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									School-Based Dental Health

  Considerations for Program

                     By: Erica M. Allen
   Intern, Center for Health and Health Care in Schools
     Candidate for MPH, MCP Hahnemann University
            School of Public Health-Philadelphia
 The following is a power-point presentation summarizing current directions in
school-based dental health. Recommendations and proposed strategies were
obtained through personal interviews, published research, oral health conferences,
personal observation of school-based dental centers and educational institutions.
The presentation is intended to serve as guidance, based on best available
information, for successful school-based dental health program development. This
information is presented with the understanding that the oral health needs of
children and adolescents are locality specific and will require flexibility in program
design and implementation. We hope that you will find the following information
useful for presenting dental health issues to partners in your community.   EA

        Why is Oral Health

            Mouth                                                                                       Craniofacial Tissue
       (Teeth+Gums+Tissues)             + Systemic Systems +
                                           (Nervous, Immune, Vascular)
                                                                                                          (Oral Tissue, Brain, Brain Tissue,
                                                                                                                    Facial Tissue

                                              Oral-Systemic Connection
   Good oral health means more than having healthy teeth
   Oral health is integral to general health
   Safe and effective prevention methods exist to improve oral health for everyone
   About 51 million hours of school are lost due to dental problems
   Poor dental health                pain, infection, dysfunction, poor performance
        Quotes from text of: DHHS. U.S. Public Health Service. (2001, May). Oral Health in America: A Report of the Surgeon General.
                                                            Child & Adolescent
                                                                   Oral Health
     The Problem

 Tooth decay is the single most common chronic childhood disease
    • 5 times more common than asthma
    • 7 times more common than hay fever

 Nearly twice as many children with low-SES ages 2-9 years have at
 least three decayed or filled primary teeth than do children from
 families with higher income levels.

National Institute of Dental and Craniofacial Research. (2001, Feb). A Plan to Eliminate Craniofacial, Oral, and Dental Health Disparities.
                                                                               Child & Adolescent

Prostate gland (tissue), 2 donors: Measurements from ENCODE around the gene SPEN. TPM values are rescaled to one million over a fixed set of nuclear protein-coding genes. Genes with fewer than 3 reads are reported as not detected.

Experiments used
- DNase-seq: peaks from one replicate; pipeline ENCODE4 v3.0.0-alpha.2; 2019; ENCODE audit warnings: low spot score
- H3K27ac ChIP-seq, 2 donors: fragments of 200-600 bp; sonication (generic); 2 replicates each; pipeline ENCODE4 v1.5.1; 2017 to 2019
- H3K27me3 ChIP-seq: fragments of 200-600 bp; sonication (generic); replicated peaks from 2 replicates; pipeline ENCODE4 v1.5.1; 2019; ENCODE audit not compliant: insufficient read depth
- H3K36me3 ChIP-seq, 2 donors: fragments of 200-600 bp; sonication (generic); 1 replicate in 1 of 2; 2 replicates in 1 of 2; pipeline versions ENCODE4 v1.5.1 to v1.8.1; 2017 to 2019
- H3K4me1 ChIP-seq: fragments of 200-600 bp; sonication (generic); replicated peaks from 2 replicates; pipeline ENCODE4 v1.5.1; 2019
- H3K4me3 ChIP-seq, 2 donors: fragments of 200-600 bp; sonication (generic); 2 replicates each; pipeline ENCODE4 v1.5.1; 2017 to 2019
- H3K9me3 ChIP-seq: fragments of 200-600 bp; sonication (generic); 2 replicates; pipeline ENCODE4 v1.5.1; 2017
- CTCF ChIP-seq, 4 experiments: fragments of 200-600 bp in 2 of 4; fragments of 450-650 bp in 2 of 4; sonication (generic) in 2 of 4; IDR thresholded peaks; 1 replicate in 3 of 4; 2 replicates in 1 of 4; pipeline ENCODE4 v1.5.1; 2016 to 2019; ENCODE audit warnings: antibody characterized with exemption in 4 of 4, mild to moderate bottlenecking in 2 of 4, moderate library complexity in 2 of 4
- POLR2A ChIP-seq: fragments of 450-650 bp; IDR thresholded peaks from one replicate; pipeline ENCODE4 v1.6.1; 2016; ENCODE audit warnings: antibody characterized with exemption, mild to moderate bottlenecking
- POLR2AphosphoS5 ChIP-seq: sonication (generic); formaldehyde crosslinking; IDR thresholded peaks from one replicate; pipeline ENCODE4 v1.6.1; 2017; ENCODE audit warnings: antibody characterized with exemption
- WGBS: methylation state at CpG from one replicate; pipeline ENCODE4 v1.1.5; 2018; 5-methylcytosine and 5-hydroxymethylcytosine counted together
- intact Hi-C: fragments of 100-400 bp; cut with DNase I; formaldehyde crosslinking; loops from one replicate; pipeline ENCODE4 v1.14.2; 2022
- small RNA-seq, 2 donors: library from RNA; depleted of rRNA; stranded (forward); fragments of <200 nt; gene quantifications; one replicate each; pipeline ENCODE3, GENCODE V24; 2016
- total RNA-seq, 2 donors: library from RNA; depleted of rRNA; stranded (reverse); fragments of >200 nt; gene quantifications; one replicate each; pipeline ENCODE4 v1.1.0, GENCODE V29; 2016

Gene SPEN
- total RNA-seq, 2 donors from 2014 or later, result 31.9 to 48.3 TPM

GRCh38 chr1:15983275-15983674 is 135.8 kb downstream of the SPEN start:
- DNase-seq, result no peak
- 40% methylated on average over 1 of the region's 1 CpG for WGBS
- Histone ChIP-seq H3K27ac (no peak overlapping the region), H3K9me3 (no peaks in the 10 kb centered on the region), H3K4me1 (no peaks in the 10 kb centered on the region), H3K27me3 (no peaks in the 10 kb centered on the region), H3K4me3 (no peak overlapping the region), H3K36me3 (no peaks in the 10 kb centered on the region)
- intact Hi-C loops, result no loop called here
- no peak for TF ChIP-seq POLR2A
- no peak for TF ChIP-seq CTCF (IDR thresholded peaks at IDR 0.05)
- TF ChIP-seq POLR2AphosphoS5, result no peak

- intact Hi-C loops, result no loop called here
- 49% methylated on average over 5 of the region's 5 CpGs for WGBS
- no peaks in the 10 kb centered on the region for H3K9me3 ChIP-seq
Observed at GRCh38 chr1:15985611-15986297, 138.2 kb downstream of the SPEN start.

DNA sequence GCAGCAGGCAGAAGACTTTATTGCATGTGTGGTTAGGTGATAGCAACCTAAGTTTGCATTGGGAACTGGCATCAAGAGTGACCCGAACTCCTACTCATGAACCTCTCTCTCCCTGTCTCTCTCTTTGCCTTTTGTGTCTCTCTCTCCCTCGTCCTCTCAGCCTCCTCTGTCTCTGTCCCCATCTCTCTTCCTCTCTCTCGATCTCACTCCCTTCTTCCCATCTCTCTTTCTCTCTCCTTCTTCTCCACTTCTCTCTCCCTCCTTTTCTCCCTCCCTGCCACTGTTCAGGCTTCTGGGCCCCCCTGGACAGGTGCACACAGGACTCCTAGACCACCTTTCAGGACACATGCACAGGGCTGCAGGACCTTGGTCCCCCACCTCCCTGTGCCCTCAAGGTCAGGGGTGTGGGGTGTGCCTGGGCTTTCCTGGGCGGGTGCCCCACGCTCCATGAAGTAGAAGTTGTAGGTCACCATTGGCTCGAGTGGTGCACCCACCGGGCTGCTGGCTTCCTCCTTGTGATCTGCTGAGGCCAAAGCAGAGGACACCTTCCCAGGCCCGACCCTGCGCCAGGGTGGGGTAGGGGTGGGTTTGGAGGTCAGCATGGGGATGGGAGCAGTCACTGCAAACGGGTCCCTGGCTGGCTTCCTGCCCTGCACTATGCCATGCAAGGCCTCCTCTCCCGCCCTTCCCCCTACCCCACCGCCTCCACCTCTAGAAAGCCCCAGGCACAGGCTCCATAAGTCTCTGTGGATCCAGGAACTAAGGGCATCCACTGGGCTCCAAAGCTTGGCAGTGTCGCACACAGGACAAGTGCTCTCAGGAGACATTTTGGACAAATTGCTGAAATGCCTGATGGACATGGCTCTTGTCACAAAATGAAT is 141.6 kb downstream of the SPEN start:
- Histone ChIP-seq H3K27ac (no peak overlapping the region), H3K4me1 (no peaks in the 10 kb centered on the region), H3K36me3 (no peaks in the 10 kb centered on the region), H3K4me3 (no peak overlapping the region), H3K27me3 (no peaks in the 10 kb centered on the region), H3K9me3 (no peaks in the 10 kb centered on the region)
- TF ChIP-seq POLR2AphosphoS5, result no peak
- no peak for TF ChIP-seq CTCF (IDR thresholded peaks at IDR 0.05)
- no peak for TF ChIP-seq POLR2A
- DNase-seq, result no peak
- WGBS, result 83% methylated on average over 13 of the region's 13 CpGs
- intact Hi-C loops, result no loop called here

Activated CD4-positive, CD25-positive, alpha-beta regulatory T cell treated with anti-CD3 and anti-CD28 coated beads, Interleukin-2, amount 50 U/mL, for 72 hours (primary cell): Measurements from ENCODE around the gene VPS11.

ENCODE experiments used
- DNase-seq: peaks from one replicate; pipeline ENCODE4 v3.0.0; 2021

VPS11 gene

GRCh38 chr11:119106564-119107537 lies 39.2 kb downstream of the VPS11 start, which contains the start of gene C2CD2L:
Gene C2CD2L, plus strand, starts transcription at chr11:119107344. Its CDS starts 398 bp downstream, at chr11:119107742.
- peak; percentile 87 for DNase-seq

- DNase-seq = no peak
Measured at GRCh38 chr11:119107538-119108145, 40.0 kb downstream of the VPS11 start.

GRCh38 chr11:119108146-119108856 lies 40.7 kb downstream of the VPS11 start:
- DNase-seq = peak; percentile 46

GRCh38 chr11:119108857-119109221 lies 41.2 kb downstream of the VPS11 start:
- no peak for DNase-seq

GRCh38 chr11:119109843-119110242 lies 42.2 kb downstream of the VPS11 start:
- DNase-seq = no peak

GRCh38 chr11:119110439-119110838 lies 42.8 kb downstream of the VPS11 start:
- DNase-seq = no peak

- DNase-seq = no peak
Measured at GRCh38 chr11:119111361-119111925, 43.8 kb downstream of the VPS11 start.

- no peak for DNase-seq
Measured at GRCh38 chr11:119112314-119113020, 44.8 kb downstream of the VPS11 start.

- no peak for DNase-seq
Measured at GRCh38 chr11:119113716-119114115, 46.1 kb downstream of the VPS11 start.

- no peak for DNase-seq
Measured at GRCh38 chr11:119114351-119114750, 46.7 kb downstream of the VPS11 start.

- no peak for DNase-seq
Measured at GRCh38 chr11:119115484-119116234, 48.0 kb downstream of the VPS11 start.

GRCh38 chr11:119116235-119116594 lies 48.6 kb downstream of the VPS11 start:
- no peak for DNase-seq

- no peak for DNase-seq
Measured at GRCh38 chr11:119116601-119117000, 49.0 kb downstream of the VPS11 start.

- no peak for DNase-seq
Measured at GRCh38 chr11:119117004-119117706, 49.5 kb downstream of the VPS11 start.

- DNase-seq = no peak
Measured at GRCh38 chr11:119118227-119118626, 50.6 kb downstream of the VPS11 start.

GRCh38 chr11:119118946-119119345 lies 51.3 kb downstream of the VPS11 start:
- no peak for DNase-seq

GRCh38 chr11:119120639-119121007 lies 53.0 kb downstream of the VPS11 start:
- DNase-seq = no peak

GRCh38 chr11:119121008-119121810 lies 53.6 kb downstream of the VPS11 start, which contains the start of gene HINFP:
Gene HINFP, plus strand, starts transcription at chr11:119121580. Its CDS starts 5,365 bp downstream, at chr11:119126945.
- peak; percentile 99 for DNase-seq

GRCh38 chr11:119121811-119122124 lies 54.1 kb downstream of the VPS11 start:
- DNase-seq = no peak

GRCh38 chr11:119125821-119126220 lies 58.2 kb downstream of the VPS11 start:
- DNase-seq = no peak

Disparities                                                         Oral Health
                              Percent untreated tooth decay among poor children
                              ages 2-9 years by Race/Ethnicity (primary teeth only)

                                                Black                              White                          Hispanic

DHHS. U.S. Public Health Service. (May, 2001, May). Oral Health in America: A Report of the Surgeon General, Chapter 4, p63.    5
                                                                               Child & Adolescent
                  Disparities                                                         Oral Health
                              Percent untreated tooth decay among poor children
                             ages 12-17 years by Race/Ethnicity (permanent teeth)

                             50                                                                                          47%
                                                Black                              White                          Hispanic

DHHS. U.S. Public Health Service. (May, 2001, May). Oral Health in America: A Report of the Surgeon General, Chapter 4, p64.   6
                       Percent of Total Dental School
                      Enrollment by Underrepresented
                           Minority Populations

                                1994          1995               1996              1997               1998              1999
                                        Af. American                Hispanic              Nat. American                 Total

Community Voices. (March 2001). The Big Cavity: Decreasing Enrollment of Minorities in Dental Schools. A series of Community Voices Publication.
                                Barriers in Access to
                               Dental Health Services

      Lack of awareness of seriousness of oral health
      Lack of or insufficient dental insurance
      Lack of transportation
      Uncompensated time from work
      Limited income
      Low community-to-private provider ratio
      Dentist non-participation with Medicaid/CHIP
      Low Medicaid program reimbursement rates for dental services
DHHS. U.S. Public Health Service. (May, 2001). Oral Health in America: A Report of the Surgeon General.
                            Cost and Utilization of
                               Dental Services
     • $60,000 billion                                  national dental expenditure for fiscal
                                                        year 2000         1

     • 500 million                                      average number of dental visits in
                                                        the U.S. annually             2

     • 39 million                                       number dental service beneficiaries through
                                                        Medicaid and CHIP                 1